This article was prompted with the question, "What would you tell your collegiate freshman self about track and training if you could?" I've touched on this subject before, in an episode of Dane's Platform--if you haven't heard it, it's one of our most popular episodes. Check it out here!
You should probably keep stretching during your freshman and sophomore years
Throughout high school, I stretched religiously. I knew it was important for my performance, so I did it all the time. As soon as I got to college, however, the amount that I stretched drastically decreased. For a lot of (admittedly, bad) reasons (example: my sophomore year, I shared a room that was supposed to be a single. We didn’t have a ton of open floor space), I just wasn’t stretching as consistently as I used to. I don’t know if it’s accurate to correlate these two, but I know that as my stretching decreased in my first two years in college, the number of small injuries I experienced drastically increased. I’d never had so many small, nagging issues! I’m sure there are a lot of reasons for those problems, but not stretching enough certainly didn’t help.
2. Just because you’re not where you want to be now, doesn’t mean you won’t be in the future
I’ve always been a very competitive person who always feels he should be good all the time. But that’s just not how sports work. After what felt like a successful high school career, a lot of college felt like I was just kind of stalled out, stressing about not being good enough, and letting that control my mentality toward throwing. It would have been seriously helpful to be able to constantly remind myself that, especially in technical sports like throwing, growth takes time. I was in such a hurry to progress that I didn’t give myself the room to understand that it might not go exactly as I had planned, but that didn’t mean I wouldn’t progress. I just needed to be mature enough to see that my road to success might be slightly different than the people around me.
3. Stretch your hips
This might sound redundant, considering the first point, but one of the biggest issues I tackled this past year was addressing a severe lack of mobility in my lower body, primarily my hips. It had held me back for a very long time, but I had always told myself that I could work around it. Having finally taken care of it, I wish I had taken action on it years ago. In college, it was rare that I could string together several good squat workouts in a row, which I definitely think hampered my strength development. My knees always felt terrible, and would be sore for days after a lower body lift. Now, squatting almost entirely without chronic joint pain has been a revelation. This doesn’t just have to be about your hips, either. This point is more to say that if something is wrong, seek out a professional who can help you. It’ll be worth the effort and only make you better in the long run.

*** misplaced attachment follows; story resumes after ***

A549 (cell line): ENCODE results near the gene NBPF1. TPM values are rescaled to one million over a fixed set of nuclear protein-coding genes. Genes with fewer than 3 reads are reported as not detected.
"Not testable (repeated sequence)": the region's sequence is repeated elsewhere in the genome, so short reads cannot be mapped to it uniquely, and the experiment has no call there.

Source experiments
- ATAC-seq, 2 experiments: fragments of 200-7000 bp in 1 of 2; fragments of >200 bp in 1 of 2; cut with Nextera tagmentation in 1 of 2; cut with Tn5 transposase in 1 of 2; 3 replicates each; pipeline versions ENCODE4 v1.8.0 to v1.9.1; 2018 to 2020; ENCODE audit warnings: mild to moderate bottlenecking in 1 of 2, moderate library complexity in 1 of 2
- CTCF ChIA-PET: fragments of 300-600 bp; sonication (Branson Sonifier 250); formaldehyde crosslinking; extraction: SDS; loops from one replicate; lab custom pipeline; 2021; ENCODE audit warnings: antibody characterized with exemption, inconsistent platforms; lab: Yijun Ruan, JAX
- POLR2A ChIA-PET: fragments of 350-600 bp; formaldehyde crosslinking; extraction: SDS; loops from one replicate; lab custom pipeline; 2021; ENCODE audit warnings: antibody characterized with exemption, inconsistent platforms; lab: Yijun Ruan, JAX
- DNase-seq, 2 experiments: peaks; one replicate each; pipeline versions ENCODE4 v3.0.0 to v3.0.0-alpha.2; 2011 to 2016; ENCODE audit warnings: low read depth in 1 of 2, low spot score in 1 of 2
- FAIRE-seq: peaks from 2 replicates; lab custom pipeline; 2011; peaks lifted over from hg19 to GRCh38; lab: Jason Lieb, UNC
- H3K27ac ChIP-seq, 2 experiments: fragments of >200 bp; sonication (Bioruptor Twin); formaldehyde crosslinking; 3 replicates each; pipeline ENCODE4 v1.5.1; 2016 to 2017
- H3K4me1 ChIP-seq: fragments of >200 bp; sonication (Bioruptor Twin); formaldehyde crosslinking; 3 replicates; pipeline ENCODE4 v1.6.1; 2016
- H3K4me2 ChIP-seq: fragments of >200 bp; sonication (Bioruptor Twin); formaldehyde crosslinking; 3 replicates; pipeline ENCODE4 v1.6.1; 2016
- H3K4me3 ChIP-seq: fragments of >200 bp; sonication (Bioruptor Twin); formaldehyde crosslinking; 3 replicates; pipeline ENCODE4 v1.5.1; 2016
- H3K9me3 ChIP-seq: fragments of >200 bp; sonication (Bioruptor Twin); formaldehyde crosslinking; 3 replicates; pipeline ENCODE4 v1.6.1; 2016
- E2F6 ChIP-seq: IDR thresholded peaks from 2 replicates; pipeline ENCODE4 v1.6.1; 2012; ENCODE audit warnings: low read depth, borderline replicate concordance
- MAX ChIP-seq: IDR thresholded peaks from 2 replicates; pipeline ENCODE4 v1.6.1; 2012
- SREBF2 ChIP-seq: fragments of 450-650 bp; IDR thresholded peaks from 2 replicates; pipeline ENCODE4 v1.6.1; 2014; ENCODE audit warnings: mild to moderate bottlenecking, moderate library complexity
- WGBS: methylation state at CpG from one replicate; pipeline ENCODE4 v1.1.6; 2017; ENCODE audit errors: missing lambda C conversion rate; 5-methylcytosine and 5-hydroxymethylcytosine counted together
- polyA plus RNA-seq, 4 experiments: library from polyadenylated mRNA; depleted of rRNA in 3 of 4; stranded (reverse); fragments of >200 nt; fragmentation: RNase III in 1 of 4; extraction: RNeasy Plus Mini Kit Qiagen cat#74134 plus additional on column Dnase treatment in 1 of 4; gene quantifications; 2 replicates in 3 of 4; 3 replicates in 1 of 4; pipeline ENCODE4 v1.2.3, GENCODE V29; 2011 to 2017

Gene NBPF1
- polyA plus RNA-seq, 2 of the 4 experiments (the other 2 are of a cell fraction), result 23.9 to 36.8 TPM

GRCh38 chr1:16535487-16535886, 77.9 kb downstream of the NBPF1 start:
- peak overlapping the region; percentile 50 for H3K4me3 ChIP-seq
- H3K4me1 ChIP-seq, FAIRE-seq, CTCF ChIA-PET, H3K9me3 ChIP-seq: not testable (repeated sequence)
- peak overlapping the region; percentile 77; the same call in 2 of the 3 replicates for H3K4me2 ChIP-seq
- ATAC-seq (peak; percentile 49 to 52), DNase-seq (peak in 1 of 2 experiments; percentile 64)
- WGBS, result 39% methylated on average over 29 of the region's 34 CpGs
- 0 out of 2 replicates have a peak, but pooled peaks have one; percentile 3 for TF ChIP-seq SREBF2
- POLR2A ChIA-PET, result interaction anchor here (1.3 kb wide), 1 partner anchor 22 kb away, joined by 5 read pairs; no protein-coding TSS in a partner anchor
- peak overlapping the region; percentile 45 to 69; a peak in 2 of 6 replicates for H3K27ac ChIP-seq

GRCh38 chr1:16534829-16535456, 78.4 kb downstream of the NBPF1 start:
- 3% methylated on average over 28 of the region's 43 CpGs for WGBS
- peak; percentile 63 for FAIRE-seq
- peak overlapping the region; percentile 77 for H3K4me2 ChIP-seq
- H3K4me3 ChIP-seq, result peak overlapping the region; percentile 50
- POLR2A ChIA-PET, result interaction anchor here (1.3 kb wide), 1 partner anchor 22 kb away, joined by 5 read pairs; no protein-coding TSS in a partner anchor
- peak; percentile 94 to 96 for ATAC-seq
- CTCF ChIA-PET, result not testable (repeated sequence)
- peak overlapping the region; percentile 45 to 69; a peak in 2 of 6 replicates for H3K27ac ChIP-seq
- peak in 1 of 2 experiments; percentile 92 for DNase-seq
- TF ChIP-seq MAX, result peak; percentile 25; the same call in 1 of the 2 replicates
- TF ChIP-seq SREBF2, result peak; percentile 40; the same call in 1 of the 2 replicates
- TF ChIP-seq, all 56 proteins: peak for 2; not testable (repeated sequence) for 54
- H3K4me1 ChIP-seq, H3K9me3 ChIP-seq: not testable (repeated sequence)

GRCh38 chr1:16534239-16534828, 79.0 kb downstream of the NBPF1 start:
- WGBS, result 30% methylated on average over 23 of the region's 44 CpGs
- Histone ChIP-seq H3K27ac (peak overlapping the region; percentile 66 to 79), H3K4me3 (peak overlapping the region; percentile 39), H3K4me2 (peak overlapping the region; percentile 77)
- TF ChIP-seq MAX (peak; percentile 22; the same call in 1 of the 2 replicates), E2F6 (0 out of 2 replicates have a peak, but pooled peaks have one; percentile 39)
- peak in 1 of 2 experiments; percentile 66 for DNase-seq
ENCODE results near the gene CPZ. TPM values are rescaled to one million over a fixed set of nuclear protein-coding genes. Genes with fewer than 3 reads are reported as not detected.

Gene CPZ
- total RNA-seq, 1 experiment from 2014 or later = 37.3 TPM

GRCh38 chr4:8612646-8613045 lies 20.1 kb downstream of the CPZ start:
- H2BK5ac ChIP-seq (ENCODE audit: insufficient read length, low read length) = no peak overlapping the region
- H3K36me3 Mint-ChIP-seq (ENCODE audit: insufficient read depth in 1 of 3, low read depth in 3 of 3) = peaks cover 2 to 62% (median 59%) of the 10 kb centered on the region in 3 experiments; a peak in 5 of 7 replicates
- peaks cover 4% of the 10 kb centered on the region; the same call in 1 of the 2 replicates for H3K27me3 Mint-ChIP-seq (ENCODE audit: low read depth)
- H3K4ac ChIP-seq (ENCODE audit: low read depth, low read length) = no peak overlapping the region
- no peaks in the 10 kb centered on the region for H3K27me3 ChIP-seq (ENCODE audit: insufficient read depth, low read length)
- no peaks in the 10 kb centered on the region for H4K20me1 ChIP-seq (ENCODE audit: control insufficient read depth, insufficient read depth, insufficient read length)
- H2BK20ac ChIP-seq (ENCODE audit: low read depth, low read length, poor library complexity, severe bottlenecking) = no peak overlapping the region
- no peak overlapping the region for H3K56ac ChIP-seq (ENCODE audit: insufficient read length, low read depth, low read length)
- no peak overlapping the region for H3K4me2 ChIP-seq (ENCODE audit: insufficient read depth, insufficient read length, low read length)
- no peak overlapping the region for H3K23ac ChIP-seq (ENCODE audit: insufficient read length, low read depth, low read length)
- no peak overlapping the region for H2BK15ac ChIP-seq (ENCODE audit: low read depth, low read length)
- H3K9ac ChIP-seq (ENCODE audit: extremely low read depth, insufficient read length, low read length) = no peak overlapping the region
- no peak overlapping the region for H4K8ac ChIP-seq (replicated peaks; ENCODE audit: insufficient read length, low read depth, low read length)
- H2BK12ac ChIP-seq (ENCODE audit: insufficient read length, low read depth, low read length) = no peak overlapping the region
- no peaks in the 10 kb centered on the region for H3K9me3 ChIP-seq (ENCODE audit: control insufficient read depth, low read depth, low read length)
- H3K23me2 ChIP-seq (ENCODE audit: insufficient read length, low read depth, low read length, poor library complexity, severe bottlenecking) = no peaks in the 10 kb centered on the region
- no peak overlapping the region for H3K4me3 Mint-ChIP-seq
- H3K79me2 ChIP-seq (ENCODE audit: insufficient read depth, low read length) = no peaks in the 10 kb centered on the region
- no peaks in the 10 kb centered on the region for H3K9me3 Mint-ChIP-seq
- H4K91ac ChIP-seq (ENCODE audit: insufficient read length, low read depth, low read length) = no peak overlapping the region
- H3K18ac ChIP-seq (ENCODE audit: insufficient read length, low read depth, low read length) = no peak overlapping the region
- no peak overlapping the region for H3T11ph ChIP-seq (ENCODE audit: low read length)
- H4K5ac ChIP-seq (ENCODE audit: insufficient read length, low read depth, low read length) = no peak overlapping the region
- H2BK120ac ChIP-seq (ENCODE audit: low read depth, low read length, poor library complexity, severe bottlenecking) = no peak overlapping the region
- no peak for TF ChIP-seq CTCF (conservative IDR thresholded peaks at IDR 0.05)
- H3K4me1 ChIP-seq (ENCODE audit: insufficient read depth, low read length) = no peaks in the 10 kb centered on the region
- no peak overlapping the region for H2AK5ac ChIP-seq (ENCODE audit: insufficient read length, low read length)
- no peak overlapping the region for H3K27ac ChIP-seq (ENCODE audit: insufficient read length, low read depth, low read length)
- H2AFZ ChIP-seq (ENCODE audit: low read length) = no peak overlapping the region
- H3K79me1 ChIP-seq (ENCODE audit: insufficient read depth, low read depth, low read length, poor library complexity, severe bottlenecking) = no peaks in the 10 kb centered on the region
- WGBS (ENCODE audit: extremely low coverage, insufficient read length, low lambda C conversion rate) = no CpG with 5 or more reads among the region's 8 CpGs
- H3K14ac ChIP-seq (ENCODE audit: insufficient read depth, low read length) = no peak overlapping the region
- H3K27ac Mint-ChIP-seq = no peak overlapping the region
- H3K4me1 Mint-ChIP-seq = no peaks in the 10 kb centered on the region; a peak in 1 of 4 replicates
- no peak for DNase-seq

4. You don’t know everything
I was always a fairly smart kid, and as such, became just another sufferer of the Dunning-Kruger effect. For those who are unfamiliar with this, see the chart below:
Like most 18 year-old athletes, I was fully convinced that I knew what was best for myself in all cases, despite what almost anyone had to say. I missed out on a lot of development because of this misplaced confidence. It’s always important to believe in yourself and your abilities, but it’s also equally as important to identify and acknowledge your weaknesses, and be willing to accept that someone else might know better than you. Healthy skepticism is always important, but don’t shut out everyone just because you think you know better than them. Hear what people have to say, learn how to laugh away the ridiculous stuff and take the small gems.